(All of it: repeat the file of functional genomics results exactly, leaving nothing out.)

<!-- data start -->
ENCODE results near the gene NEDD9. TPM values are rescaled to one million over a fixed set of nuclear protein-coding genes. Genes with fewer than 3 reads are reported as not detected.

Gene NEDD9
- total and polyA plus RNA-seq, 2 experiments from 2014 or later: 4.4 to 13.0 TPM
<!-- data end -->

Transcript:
ENCODE results near the gene NEDD9. TPM values are rescaled to one million over a fixed set of nuclear protein-coding genes. Genes with fewer than 3 reads are reported as not detected.

Gene NEDD9
- total and polyA plus RNA-seq, 2 experiments from 2014 or later: 4.4 to 13.0 TPM